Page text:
Education

Harvard teaches women correct way to raise their hands, attempts mass social engineering

Robby Soave Reporter
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Over the past two years, administrators at Harvard Business School subjected students to an unprecedented and intrusive regimen of social engineering that included specific lessons for female students on the proper, assertive method of raising their hands.

A coalition of Harvard leaders — including President Drew Faust, Business School Dean Nitin Nohria and administrator Frances Frei — sought to correct what they saw as a pro-male bias in business culture. Their remedy included vast intrusions into the personal lives of both male and female students, the most heavily criticized of which were hand-raising lessons for shy women.

“Harvard leaders are treating these adult women like children,” wrote Nathan Harden, editor of The College Fix. “If you were a woman at Harvard, and you had some member of the gender-equality police trying to teach you how to raise your hand, would you feel empowered?”

Some female students apparently did appreciate the lesson, however. Brooke Boyarsky, a recent graduate of HBS, explained the hand-raising instructions in an interview with The New York Times.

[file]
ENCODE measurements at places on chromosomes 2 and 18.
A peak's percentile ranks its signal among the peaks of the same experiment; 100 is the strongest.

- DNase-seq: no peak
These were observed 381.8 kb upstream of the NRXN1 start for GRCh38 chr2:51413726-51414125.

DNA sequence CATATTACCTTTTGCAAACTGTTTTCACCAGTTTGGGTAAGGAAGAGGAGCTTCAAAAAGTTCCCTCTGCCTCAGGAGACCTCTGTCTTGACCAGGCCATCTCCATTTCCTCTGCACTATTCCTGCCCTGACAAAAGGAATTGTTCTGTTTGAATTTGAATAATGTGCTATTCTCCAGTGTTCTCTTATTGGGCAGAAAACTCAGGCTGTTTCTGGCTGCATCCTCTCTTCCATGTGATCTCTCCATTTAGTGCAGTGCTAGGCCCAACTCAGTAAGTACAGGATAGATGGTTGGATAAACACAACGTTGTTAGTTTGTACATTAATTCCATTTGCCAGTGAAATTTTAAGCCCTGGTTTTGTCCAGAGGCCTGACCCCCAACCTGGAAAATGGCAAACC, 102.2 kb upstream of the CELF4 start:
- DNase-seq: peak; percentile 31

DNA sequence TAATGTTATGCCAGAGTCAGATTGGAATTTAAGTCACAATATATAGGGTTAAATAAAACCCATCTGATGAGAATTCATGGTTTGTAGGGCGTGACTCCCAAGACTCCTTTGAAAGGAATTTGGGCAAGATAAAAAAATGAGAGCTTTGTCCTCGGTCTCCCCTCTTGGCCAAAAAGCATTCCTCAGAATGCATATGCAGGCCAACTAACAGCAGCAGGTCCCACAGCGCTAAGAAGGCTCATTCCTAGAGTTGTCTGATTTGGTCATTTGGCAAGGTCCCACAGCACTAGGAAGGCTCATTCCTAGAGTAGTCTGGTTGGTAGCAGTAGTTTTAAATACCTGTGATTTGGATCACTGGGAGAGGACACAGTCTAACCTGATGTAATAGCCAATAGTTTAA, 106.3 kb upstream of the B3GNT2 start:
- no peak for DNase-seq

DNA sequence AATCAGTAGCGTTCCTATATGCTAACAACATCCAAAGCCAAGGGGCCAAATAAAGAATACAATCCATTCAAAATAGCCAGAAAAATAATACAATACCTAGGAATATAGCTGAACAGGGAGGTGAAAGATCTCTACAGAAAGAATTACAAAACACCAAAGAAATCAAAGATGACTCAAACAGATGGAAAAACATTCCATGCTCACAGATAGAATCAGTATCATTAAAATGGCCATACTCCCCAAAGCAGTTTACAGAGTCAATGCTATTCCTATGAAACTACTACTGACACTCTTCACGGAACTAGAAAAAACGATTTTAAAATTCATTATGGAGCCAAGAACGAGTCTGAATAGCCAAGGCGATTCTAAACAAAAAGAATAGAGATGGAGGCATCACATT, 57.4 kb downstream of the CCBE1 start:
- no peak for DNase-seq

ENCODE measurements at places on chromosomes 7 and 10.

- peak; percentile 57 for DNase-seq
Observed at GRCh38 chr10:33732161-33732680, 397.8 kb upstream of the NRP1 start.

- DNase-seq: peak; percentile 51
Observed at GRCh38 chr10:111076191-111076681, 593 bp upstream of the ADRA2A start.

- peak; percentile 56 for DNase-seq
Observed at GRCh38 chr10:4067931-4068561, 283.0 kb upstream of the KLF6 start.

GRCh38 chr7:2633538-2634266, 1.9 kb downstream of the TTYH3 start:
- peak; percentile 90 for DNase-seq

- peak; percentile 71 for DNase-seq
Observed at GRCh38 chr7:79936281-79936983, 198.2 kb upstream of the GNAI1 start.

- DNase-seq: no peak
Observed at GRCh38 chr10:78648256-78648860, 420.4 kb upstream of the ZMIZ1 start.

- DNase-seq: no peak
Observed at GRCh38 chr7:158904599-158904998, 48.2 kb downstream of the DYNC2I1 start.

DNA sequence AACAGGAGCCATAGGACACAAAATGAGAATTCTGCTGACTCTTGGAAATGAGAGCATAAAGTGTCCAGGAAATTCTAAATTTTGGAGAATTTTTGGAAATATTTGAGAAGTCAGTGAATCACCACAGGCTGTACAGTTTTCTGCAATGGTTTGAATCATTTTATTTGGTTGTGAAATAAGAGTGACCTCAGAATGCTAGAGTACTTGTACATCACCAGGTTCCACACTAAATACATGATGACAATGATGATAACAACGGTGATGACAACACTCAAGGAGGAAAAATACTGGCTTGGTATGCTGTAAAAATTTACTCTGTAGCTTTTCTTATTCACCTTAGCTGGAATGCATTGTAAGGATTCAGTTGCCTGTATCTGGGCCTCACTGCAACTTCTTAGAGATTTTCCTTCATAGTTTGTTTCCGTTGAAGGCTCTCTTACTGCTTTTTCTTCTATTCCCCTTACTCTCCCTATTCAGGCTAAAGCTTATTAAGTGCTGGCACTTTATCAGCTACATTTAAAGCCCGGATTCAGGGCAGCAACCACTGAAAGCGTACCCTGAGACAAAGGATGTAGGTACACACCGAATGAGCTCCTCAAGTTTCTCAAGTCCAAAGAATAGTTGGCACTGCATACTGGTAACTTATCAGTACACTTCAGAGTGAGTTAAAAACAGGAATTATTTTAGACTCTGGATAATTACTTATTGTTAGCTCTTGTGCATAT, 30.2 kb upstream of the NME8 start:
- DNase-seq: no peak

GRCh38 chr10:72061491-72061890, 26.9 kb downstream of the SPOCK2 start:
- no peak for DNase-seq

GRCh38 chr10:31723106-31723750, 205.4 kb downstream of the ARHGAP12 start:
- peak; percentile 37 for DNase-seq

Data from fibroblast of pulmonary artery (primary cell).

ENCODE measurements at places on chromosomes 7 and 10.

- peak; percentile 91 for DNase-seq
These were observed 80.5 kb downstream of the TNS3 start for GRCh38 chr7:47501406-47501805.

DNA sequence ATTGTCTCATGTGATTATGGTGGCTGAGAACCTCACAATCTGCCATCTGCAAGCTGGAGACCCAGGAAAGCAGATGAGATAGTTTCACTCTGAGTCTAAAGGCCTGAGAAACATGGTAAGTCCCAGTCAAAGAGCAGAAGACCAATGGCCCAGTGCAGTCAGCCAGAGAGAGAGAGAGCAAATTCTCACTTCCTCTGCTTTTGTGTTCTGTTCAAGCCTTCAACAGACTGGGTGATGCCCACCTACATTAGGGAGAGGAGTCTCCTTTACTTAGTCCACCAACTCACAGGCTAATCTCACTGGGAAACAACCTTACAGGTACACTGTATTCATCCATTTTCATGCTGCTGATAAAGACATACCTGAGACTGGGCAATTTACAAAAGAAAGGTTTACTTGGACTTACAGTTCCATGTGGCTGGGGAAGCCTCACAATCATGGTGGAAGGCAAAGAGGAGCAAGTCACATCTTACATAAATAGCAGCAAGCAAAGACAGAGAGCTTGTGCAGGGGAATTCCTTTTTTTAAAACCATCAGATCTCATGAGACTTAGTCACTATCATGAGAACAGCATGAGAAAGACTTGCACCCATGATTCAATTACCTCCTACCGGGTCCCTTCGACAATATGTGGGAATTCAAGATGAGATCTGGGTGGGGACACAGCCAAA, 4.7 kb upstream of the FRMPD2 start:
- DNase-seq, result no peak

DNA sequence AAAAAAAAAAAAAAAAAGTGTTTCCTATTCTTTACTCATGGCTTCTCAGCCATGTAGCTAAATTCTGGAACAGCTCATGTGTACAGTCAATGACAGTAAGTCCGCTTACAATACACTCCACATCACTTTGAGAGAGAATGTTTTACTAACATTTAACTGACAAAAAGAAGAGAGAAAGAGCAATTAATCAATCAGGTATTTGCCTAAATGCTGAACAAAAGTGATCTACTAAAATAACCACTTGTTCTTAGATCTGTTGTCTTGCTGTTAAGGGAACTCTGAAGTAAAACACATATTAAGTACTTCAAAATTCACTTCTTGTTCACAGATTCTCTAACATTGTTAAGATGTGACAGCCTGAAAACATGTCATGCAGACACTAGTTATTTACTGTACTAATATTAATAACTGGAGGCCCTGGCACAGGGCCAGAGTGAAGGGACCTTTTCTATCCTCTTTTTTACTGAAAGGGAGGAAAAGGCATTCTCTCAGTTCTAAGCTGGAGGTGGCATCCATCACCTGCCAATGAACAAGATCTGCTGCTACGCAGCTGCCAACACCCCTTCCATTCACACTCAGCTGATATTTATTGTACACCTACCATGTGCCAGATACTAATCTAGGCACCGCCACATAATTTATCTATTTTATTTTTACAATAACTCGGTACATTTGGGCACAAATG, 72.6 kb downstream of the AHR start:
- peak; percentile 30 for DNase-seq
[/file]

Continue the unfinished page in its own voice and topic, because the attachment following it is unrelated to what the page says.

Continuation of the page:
“You have to be at the end of your seat, you have to stand up really tall because that catches the professor’s eye,” she said. “Then just when you are thinking ‘Alright, I need to get in here,’ boom, just very very aggressive leaning forward, hand high.”

Boyarsky said the lesson was well-intentioned, if odd.

“Demonstrating to a bunch of people at Harvard Business School how to raise their hand might seem a little strange, but I do think the belief behind that exercise was how do we get more people to be able to be successful academically at HBS so that we don’t just have American males making the honor roll,” she said.

Not all students liked being lectured on personal matters, however. Some students wore T-shirts bearing the message “Unapologetic,” as a backlash against administrator’s who treated them like they were “back in kindergarten or first grade,” according to one male student, in a major expose on the program by The New York Times.

Administrators — and some female students — maintained that male students were in need of social engineering, however, in order to correct a business culture in which women are treated like objects. The tendency of the male business students to rank the physical attractiveness of their female peers was particularly grating to many.

Warping gender norms and behavior on the campus produced some unforeseen consequences, however. Female students — empowered by their lesson in aggressive hand-raising, perhaps — began ranking the male students’ physical attractiveness as well.

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